Once a dynamic overachiever, a woman’s world deteriorated after she took classes offered by a Halfmoon-based group
Kristin Marie Snyder’s life as an “Espian” lasted just four months.
From November 2002 to February 2003, the 35-year-old Alaskan immersed herself in Executive Success Programs (ESP), the teachings of Halfmoon residents Keith Raniere and Nancy Salzman. She attended four ESP “human potential” courses in Anchorage, and traveled to Halfmoon and Colonie to meet ESP leaders on their home turf.
An overachiever, Snyder believed ESP would improve her career, personal life and outlook, just as advertised.
But her family and police say that by February, during her second 16-day “intensive” in Anchorage, Snyder’s health and enthusiasm had disintegrated. The formerly productive environmental consultant seemed delusional, had stopped sleeping and was threatening suicide, said her domestic partner, Heidi Clifford.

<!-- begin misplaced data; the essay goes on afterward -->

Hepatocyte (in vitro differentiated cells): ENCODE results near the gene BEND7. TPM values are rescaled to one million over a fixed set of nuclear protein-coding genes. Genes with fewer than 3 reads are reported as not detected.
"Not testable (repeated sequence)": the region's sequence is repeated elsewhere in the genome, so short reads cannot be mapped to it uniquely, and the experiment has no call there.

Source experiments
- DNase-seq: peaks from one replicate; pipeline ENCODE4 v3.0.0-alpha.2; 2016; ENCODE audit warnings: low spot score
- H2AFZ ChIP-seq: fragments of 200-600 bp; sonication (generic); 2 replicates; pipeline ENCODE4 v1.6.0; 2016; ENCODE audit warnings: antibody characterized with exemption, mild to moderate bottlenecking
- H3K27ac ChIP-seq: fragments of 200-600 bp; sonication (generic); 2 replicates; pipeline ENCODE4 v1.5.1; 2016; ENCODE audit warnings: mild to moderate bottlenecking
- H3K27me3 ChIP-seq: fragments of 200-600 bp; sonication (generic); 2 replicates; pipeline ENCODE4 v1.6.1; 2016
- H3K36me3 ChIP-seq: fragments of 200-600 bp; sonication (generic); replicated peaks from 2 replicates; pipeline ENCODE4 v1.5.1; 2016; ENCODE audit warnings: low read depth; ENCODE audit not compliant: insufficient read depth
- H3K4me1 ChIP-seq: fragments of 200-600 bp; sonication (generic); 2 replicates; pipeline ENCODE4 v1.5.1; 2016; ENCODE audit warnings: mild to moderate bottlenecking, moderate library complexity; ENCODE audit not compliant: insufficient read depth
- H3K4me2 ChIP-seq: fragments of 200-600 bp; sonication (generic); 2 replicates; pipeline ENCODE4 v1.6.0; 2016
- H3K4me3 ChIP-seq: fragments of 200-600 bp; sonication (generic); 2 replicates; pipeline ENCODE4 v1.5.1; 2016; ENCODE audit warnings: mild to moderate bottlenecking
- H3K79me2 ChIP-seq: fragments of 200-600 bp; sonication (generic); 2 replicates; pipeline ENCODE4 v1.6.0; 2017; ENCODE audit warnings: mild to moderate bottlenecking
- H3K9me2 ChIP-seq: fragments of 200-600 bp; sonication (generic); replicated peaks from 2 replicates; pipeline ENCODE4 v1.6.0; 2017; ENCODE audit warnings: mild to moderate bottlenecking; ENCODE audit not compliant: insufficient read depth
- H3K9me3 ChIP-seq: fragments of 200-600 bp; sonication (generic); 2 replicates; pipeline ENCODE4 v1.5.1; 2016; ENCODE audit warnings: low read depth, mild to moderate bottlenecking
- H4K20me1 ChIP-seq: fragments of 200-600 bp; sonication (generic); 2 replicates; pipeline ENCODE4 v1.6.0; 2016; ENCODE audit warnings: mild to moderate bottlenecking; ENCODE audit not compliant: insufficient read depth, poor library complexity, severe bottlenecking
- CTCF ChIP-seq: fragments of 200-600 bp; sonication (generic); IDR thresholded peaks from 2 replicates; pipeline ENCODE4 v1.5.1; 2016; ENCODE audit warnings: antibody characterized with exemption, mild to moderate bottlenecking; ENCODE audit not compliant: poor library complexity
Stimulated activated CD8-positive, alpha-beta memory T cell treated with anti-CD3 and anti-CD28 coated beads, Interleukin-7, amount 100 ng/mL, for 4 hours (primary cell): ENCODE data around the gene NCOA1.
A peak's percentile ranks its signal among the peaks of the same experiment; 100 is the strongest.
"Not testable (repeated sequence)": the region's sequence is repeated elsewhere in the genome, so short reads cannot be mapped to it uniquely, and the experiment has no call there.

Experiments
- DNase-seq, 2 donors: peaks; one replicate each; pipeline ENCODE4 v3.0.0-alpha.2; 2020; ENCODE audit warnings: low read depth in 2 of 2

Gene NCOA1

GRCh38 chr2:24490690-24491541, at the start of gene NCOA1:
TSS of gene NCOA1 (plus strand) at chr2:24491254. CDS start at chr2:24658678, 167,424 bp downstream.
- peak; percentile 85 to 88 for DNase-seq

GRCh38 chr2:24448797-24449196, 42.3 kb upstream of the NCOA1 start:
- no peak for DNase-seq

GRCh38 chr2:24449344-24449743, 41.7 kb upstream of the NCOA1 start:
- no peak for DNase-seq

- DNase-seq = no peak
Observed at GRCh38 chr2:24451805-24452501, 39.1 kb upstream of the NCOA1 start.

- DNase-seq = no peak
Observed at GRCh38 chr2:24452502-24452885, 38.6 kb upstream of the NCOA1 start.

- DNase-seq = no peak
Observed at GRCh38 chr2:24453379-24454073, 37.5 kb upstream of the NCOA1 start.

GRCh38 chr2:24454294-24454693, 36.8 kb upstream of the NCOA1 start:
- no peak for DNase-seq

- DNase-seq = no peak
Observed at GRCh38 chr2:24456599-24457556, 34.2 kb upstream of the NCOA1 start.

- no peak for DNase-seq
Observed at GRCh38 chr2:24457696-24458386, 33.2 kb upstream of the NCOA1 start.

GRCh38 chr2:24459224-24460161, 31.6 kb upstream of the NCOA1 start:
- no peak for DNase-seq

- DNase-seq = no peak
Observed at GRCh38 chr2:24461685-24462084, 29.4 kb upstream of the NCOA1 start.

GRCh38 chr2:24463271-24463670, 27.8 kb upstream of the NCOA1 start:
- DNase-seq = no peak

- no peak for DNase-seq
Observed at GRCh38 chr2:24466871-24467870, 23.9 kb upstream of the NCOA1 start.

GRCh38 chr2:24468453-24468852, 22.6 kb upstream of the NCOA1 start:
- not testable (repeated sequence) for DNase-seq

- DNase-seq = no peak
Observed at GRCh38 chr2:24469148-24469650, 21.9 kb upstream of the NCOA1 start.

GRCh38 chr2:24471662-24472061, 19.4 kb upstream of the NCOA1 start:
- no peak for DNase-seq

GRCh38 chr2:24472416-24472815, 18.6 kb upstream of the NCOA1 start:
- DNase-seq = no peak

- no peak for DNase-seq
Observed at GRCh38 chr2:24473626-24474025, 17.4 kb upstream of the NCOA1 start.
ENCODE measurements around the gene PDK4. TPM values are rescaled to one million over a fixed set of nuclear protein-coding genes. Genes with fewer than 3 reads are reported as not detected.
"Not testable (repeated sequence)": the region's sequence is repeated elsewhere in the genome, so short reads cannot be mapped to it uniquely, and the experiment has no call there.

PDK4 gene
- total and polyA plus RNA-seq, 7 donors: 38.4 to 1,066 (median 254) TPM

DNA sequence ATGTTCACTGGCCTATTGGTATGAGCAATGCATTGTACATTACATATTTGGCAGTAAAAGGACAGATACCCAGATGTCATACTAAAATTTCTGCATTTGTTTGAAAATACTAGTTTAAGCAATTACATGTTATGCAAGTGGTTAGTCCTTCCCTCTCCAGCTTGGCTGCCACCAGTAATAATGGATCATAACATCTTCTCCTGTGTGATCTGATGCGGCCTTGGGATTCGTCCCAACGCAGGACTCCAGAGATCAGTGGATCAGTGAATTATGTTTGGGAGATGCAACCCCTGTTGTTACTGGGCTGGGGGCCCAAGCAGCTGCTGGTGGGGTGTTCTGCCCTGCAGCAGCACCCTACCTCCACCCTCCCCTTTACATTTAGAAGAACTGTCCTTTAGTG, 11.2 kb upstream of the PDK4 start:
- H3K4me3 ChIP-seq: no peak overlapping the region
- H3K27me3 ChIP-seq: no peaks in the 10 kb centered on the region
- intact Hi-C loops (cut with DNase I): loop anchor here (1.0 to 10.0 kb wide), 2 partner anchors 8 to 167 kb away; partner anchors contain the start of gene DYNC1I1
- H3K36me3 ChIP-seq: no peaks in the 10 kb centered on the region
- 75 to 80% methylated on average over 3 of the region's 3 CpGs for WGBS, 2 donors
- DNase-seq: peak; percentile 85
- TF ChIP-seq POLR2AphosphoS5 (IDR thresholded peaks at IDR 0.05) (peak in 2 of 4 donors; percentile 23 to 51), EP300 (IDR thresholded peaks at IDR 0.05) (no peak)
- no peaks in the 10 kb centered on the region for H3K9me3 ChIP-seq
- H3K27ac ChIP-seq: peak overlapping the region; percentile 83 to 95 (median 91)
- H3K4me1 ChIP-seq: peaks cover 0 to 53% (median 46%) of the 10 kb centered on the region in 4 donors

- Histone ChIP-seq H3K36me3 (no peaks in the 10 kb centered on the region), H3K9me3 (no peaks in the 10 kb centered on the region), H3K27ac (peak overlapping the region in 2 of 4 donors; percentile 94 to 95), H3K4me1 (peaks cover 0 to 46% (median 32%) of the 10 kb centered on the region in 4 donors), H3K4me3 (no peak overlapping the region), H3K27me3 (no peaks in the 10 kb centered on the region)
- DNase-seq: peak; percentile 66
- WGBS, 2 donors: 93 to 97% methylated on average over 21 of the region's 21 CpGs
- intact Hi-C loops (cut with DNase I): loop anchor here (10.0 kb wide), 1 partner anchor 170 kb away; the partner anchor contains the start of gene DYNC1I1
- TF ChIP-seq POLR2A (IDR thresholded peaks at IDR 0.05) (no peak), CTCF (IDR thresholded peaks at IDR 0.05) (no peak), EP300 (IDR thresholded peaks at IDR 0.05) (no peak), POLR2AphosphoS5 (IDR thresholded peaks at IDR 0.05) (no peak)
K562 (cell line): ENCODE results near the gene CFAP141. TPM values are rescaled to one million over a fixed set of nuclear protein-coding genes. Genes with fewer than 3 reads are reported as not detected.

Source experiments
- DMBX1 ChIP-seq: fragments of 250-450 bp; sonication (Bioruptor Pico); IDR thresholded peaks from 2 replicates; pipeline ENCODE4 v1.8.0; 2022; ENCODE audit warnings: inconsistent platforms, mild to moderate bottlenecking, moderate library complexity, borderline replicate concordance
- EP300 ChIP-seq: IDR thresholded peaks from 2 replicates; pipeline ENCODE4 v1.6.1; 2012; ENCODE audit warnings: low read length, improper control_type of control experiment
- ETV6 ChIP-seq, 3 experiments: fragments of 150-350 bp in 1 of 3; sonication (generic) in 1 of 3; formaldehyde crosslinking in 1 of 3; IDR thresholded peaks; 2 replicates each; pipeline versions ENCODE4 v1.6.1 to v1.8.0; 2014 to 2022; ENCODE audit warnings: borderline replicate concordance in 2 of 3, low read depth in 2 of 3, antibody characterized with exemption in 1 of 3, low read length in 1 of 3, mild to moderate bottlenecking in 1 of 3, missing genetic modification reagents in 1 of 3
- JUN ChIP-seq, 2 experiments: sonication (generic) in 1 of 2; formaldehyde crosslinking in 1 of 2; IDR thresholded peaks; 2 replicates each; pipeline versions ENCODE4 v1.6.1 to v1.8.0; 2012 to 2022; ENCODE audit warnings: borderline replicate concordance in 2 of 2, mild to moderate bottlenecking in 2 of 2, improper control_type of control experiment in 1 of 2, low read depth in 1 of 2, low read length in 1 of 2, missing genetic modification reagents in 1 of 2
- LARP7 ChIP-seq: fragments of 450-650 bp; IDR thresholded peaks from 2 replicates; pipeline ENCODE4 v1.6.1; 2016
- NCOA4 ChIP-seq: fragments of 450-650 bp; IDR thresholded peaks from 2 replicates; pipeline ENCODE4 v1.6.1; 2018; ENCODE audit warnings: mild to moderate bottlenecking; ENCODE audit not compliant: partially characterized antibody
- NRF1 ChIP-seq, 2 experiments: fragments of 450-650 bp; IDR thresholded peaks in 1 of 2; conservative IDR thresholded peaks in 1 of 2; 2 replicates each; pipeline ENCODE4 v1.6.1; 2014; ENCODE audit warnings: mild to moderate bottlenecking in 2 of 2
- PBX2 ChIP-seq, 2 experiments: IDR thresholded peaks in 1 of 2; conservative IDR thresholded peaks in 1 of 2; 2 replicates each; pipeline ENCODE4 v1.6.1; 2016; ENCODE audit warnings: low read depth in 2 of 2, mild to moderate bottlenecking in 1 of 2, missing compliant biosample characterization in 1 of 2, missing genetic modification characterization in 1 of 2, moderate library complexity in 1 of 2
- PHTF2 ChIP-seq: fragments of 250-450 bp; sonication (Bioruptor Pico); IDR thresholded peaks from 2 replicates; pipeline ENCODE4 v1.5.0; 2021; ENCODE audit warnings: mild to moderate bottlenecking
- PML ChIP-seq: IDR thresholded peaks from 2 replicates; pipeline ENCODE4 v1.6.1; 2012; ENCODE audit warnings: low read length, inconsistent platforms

ESP, also known as NXIVM, offers its controversial classes at 455 New Karner Road, Colonie; in Saratoga Springs, Manhattan, Anchorage and in Mexico. Its public profile increased markedly last summer, when it applied to the Halfmoon Planning Board for permission to build a 67,000-square-foot headquarters on eight acres off Woodin Road. Several dozen neighbors oppose the pending project.
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Taking a break?
Clifford, in a telephone interview last week, recalled seeing her distraught partner leave the Westmark Hotel in Anchorage, where the NXIVM training was held, on Feb. 6. No one has seen her since.
Alaska State Police investigators believe that Snyder drove the couple’s Toyota Tacoma to a campground along Resurrection Bay in Seward. Before dawn on Feb. 7, they theorize, she paddled a creaky 16-foot kayak into the bay and intentionally capsized in the glacier-fed water.
Her last words were scribbled in a spiral notebook found in her truck.